First ever Stradivarius viola in Hobart for TSO concert

First ever Stradivarius viola in Hobart for TSO concert

Antonio Stradivari's very first viola, handmade by this legendary instrument maker in 1672, will be played by celebrated French violist Antoine Tamestit, in his debut with The Tasmanian Symphony Orchestra in the concert ‘Harold in Italy’.

The name Antonio Stradivari is synonymous with the violin-making; the seventeenth-century craftsman is widely regarded as the world’s best. It is a lesser known fact that he made other instruments including a handful of violas.

While there are roughly 600 violins made by Stradivari, only around 10 of his violas are known to have survived intact and the 2014 auction of a similar instrument at Sotheby’s in New York sought USD$45 million as a base price, dwarfing the USD$15.9 million sale of a Stradivari violin at around the same time. Many Stradivarius instruments are named, and the viola, on loan to Tamestit from the German-based Habisreuntinger Stradivari Foundation, is known as the Mahler.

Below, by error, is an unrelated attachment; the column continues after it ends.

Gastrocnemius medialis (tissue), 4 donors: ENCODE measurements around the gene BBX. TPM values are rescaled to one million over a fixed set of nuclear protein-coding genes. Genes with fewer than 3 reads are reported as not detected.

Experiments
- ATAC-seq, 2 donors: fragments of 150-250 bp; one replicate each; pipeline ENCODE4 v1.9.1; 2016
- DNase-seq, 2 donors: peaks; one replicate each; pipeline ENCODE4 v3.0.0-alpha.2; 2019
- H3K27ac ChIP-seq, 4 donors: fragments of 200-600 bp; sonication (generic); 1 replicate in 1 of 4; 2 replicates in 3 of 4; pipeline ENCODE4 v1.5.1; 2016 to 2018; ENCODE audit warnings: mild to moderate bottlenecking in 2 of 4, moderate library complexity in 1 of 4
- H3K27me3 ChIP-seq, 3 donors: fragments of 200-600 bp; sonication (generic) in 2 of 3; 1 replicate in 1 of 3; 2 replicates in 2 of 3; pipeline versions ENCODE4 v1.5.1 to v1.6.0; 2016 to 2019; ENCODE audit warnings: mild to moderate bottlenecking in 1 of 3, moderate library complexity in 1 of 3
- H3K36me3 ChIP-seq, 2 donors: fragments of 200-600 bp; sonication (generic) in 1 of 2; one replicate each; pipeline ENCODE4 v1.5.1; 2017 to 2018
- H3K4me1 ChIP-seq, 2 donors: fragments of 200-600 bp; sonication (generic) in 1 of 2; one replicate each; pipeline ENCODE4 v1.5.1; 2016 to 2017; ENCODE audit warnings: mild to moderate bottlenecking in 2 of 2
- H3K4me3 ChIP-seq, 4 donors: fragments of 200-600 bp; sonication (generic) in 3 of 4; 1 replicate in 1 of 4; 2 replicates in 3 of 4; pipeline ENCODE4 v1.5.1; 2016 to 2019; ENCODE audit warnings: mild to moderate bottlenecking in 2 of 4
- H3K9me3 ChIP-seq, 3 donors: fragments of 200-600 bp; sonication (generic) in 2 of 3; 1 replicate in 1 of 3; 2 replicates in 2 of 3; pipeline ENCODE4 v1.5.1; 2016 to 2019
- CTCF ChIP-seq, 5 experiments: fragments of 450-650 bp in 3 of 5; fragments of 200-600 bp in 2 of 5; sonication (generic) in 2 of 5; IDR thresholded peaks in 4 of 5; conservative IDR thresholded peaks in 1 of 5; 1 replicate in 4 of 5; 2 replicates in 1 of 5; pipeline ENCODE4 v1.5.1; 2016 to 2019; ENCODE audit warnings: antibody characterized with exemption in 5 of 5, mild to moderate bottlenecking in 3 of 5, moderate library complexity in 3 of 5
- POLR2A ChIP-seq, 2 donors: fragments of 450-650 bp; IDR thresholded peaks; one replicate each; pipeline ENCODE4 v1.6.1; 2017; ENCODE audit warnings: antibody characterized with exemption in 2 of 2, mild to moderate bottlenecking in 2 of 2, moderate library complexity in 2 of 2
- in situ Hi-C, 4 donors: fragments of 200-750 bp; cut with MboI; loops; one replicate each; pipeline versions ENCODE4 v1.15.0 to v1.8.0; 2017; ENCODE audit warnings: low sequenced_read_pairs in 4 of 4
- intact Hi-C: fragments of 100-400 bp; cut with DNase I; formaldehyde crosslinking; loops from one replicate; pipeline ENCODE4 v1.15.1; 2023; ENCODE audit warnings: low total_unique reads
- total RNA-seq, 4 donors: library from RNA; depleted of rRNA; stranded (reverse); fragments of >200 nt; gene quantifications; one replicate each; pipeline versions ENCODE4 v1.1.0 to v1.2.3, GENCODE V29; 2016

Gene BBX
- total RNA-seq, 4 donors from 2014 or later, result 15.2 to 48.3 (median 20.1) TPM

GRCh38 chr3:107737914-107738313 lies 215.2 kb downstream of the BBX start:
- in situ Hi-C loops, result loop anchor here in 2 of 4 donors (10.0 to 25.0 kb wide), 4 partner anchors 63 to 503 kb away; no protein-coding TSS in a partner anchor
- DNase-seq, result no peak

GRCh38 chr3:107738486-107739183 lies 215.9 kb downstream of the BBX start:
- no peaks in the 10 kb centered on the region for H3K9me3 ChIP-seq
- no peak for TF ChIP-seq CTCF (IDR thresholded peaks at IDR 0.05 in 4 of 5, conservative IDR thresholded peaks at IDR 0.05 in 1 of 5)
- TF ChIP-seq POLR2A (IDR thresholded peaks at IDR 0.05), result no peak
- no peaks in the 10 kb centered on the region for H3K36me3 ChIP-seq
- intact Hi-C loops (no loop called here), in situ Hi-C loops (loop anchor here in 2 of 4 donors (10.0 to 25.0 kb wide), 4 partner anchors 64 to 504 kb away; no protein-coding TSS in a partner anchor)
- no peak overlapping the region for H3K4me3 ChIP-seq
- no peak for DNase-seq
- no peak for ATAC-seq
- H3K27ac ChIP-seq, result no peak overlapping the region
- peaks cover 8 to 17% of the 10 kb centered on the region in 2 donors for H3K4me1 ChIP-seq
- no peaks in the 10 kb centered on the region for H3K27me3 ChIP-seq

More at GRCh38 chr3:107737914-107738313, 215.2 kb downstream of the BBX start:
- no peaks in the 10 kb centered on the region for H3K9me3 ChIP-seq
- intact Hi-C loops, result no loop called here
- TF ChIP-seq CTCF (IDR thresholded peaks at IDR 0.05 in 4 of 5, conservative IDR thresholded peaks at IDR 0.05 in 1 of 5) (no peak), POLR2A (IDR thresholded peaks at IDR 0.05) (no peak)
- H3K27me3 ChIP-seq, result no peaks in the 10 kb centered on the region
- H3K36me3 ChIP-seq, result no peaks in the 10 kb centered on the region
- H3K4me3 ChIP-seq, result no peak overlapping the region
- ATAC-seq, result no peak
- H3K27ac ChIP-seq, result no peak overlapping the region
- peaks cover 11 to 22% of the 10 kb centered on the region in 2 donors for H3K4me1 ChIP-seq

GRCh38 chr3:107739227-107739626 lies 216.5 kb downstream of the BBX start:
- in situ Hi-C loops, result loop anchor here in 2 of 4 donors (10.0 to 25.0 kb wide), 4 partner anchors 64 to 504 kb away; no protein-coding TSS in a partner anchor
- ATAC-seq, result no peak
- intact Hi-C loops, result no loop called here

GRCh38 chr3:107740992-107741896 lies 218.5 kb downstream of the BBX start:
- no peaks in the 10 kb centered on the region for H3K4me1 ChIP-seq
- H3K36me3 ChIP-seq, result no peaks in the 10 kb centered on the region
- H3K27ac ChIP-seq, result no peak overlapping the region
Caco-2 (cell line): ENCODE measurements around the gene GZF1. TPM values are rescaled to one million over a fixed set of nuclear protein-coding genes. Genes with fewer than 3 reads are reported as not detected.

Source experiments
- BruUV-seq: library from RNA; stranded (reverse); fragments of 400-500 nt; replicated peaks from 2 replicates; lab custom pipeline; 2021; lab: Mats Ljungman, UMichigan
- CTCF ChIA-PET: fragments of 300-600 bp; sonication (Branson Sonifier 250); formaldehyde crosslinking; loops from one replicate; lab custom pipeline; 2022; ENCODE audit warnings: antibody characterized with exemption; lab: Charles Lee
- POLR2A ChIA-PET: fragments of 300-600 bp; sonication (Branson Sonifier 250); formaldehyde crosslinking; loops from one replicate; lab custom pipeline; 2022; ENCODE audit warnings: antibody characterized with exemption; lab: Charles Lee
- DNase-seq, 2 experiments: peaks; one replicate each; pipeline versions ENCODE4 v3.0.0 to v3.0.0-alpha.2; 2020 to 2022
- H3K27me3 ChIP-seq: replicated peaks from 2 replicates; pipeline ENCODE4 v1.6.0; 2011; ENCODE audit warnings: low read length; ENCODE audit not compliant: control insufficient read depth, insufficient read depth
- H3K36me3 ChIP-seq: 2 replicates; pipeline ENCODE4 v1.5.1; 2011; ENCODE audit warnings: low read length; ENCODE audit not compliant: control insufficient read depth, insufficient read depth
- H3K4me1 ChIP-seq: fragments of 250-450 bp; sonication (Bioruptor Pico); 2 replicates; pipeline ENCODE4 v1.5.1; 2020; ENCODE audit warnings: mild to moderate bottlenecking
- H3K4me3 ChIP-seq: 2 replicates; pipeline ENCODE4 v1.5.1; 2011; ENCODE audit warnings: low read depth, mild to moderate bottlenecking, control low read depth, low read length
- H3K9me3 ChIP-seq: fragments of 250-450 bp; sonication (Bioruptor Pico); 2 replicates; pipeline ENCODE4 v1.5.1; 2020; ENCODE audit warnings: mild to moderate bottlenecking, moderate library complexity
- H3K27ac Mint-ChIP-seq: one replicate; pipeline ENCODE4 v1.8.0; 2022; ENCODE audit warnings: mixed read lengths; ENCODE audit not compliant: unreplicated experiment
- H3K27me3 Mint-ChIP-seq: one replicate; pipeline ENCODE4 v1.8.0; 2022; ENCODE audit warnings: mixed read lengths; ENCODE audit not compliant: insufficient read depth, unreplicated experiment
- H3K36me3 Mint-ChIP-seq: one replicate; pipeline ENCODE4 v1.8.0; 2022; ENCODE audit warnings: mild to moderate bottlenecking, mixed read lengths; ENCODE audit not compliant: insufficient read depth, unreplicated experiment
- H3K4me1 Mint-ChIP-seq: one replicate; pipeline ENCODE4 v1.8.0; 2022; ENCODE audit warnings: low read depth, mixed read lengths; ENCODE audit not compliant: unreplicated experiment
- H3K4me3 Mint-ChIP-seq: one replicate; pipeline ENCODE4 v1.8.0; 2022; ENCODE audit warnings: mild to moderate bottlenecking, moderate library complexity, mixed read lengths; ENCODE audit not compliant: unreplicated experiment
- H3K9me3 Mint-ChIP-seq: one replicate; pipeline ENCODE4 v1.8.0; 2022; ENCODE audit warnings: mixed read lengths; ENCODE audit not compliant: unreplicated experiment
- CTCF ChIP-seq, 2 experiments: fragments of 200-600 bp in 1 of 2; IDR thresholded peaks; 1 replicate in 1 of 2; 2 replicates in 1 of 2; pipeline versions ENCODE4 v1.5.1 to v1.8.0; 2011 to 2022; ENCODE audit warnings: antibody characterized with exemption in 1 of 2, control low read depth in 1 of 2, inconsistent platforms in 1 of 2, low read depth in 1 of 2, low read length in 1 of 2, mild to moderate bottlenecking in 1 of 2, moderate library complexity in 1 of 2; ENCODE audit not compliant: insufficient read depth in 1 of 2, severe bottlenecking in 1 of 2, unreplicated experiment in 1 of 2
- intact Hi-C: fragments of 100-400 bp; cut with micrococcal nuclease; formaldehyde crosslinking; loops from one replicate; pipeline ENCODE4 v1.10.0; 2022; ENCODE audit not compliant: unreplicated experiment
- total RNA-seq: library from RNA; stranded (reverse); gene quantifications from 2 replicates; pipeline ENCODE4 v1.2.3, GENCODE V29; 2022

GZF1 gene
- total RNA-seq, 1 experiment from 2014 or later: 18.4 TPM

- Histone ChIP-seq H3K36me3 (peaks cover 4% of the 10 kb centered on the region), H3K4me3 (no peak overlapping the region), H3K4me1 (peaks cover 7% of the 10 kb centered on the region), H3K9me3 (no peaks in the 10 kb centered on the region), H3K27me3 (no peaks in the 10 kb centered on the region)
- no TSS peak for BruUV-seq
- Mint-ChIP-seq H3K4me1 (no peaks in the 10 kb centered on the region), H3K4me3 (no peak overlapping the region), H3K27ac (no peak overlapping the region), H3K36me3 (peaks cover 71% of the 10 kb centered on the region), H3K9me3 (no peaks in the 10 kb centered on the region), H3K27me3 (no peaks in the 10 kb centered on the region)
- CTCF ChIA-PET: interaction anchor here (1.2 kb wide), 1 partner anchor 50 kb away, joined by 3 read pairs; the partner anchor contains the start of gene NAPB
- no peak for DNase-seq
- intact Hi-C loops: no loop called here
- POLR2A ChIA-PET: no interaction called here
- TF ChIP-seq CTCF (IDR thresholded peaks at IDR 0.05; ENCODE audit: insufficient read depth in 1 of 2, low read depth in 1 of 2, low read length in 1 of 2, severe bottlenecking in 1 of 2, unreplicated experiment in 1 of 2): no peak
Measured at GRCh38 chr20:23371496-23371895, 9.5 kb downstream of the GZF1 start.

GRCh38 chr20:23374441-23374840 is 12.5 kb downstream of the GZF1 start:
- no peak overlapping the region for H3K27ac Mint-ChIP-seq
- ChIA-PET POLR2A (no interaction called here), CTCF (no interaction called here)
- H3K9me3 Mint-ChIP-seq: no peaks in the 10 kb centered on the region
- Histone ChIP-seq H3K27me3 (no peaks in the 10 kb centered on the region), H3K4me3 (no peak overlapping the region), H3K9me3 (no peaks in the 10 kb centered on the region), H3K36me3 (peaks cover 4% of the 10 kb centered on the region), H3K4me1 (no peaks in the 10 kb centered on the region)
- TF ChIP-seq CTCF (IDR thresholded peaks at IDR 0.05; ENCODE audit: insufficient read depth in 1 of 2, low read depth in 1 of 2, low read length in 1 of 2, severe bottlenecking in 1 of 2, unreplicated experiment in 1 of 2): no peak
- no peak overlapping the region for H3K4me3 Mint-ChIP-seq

In this performance with the TSO, Parisian Tamestit - whose playing was described by theNew York Times as ‘meltingly beautiful’ and ‘distinguished by a lightness and rhythmic buoyancy’ - will feature in Berlioz’sHarold in Italy, a work inspired by Lord Byron’s narrative poem Childe Harold’s Pilgrimage, which showcases the viola in a prominent part representing Harold as he takes in the sights and sounds of the Italian peninsular. Multi award-winning Tamestit has performed the work to acclaim throughout the world.

Speaking of his incredibly rare instrument Tamestit says, ‘There are no other Stradivarius violas that look like this one. He used a very beautiful kind of wood for the back. He didn’t use maple but he used poplar tree,’ he said, ‘there is something so rich about the colours that the instrument brings and really I feel that the instrument will suggest colours to me.’

Other works featured in the concert, led by German conductor André de Ridder, are Rossini’sL’italiana in Algeri and Maeterlinck’s symbolist dramaPelléas et Mélisande.

Antoine Tamestit talks about his 1672 Stradivarius viola:

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